Durban - Bongi Mnikathi has adopted a number of stray cats in Clermont and is looking after them with the help of Cats of Durban. According to Mnikathi, she has loved animals ever since she was little, and the cats of Clermont have reason to be grateful to her for her efforts.
Niki Moore of Cats of Durban said to trap, sterilise and release cats has been shown all over the world to be a successful, long-term, and biologically-friendly way to reduce cat populations.
"Once cats are sterilised, they can be fed in order to control their habits and keep them out of people’s way. Once they are sterilised and managed through feeding, they become a valuable part of the urban environment. A managed colony of cats is an asset to a premises because they are a bio-friendly means of vermin control. The presence of a colony of cats inhibits the presence of rats, mice and cockroaches. The presence of cats will also repel snakes," explained Moore.
She said removing cats will cause an immediate rat infestation and will do nothing to diminish the number of unwanted cats in the city. It is also an inhumane and ultimately self-defeating exercise, as there is no option for these cats but to be euthenased.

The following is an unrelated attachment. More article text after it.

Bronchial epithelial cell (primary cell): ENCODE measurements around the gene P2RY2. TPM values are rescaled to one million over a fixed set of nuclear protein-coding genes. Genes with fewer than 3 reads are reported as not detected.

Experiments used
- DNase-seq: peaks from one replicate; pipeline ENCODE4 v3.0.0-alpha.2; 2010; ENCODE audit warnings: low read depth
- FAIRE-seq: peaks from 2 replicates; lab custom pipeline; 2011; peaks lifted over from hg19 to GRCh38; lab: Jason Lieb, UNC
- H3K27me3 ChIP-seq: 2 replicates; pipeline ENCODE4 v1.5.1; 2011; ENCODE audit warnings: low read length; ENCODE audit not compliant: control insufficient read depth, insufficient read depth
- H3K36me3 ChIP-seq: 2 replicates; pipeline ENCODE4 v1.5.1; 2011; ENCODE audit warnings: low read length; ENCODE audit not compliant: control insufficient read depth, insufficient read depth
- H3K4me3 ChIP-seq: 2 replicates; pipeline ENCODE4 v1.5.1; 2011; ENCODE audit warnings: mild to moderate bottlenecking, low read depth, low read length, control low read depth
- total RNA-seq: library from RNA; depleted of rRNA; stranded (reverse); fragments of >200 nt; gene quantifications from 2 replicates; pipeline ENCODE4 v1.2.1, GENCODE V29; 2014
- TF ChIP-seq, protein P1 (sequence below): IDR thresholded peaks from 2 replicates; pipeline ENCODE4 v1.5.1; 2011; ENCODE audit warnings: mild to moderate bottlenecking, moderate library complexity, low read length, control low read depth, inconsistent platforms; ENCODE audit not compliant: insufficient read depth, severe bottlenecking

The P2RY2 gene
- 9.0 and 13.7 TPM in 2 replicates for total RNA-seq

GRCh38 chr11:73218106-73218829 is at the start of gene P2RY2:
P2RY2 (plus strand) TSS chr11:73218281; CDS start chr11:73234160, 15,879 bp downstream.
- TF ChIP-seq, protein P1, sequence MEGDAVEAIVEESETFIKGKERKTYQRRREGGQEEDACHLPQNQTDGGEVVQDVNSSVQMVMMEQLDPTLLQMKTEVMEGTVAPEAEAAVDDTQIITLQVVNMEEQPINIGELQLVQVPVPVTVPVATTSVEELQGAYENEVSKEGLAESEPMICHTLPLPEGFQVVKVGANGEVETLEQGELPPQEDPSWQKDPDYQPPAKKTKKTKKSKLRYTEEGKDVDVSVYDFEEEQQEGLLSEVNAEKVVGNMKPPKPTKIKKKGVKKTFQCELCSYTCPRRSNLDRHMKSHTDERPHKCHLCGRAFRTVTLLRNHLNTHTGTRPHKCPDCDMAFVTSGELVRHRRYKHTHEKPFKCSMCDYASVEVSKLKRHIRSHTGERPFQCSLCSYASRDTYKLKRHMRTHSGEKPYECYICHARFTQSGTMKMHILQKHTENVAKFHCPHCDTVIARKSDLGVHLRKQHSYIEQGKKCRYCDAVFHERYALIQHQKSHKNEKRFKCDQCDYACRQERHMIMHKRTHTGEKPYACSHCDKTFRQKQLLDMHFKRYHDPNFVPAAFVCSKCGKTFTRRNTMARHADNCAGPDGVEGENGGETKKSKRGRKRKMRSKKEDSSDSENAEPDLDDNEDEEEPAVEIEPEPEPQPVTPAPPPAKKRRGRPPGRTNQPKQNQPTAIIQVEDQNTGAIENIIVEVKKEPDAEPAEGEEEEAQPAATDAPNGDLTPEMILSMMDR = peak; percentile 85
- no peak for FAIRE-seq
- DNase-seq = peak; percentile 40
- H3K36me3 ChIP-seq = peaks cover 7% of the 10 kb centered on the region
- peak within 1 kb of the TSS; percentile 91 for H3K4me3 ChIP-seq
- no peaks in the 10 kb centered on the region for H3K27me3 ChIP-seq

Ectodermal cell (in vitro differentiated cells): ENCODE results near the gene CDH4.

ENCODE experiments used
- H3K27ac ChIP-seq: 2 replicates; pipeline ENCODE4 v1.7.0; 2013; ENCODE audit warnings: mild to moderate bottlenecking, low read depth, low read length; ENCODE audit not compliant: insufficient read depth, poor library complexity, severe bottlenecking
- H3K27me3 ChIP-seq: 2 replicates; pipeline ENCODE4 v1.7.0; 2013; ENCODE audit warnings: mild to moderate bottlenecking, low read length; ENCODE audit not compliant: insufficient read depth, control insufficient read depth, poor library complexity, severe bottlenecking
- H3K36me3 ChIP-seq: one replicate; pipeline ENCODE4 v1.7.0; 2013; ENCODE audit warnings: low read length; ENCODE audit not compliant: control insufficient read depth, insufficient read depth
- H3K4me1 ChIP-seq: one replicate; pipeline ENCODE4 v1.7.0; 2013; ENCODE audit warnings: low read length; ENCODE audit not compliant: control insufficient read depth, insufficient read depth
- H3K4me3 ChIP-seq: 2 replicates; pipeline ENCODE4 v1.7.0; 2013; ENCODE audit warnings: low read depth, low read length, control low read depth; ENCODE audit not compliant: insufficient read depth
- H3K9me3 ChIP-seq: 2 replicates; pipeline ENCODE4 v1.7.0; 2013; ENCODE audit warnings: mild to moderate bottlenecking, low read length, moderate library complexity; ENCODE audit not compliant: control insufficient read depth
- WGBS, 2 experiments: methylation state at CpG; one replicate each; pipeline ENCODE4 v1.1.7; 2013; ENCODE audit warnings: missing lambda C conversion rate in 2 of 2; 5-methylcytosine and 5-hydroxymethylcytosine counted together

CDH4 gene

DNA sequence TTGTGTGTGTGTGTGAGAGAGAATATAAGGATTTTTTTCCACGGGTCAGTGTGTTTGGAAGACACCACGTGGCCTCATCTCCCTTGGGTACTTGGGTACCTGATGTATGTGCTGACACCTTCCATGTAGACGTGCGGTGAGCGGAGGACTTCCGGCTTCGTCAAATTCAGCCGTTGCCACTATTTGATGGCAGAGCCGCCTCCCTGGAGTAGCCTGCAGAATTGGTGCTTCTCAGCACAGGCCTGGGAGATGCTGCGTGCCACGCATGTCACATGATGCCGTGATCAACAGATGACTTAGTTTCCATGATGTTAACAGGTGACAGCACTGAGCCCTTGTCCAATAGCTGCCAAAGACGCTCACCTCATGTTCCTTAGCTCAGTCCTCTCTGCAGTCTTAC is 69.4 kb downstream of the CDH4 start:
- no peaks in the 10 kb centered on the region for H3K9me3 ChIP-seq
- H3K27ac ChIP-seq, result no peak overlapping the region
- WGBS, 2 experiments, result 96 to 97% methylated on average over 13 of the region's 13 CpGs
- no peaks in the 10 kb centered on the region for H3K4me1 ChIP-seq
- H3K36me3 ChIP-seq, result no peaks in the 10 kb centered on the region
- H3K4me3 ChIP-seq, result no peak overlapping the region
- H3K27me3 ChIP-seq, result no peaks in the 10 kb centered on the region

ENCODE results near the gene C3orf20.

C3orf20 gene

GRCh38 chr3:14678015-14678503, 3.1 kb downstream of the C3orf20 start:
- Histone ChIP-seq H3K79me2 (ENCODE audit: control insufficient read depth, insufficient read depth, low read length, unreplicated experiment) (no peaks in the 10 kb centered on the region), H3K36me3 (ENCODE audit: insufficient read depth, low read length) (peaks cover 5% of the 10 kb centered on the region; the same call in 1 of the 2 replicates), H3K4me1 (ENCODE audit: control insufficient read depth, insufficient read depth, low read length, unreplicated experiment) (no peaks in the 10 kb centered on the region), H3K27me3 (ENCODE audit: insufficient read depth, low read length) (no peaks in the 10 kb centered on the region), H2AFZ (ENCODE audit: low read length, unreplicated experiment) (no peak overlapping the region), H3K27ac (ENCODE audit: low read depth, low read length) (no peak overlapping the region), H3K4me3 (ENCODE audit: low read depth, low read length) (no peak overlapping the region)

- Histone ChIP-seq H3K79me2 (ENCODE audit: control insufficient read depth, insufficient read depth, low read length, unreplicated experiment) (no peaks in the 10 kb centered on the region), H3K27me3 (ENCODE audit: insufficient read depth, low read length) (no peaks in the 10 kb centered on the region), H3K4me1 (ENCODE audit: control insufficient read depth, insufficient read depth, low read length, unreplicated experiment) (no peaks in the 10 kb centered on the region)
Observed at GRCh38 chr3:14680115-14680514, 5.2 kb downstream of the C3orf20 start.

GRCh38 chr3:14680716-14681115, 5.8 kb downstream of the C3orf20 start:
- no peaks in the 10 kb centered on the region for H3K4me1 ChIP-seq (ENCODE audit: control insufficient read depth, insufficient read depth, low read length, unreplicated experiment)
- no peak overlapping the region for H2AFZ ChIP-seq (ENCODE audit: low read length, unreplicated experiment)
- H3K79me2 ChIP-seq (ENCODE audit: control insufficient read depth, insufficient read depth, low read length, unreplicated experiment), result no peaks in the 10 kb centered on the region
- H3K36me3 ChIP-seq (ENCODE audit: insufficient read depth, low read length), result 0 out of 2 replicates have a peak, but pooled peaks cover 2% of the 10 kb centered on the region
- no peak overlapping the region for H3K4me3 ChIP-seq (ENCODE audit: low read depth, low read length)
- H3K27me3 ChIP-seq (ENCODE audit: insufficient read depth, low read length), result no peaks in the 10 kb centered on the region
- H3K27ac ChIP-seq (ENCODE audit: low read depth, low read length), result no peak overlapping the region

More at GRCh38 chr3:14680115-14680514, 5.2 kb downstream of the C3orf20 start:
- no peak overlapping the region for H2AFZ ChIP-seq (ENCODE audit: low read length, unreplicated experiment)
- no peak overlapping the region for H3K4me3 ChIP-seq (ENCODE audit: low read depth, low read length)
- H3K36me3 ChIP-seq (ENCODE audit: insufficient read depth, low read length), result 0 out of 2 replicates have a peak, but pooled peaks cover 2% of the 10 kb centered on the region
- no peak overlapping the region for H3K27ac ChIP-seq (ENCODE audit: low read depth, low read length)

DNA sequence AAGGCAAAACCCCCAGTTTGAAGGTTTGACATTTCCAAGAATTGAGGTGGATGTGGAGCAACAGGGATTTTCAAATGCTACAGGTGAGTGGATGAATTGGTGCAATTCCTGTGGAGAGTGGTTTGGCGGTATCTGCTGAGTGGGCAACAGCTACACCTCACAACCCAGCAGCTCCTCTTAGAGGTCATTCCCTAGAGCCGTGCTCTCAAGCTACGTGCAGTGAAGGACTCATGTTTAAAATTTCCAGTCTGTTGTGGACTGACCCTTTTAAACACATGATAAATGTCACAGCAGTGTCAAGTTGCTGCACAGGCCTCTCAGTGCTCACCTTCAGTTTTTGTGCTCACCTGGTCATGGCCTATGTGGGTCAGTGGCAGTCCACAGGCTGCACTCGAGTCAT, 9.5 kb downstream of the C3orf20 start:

Mnikathi loves her cats, and her cats love her back. She is working with Cats of Durban to sterilise stray cats in Clermont, so that the suburb can become a happy, cat-friendly, rat-free place for people to live.
Cats of Durban is a volunteer-based NGO that looks after the well being of the stray and feral cats in Durban. The city has a problem with huge numbers of unwanted cats – and unwanted cats are subjected to appalling cruelty and abuse. In order to bring down the numbers of unwanted cats, Cats of Durban uses Trap, Sterilise, Release (TSR) as a means to control the population.